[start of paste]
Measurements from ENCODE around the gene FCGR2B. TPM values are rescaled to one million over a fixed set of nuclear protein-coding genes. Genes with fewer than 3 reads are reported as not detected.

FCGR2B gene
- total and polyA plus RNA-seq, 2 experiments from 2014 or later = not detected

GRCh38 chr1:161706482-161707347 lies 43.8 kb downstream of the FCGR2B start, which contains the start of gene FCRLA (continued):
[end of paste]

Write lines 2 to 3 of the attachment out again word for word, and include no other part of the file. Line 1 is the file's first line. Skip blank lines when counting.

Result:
FCGR2B gene
- total and polyA plus RNA-seq, 2 experiments from 2014 or later = not detected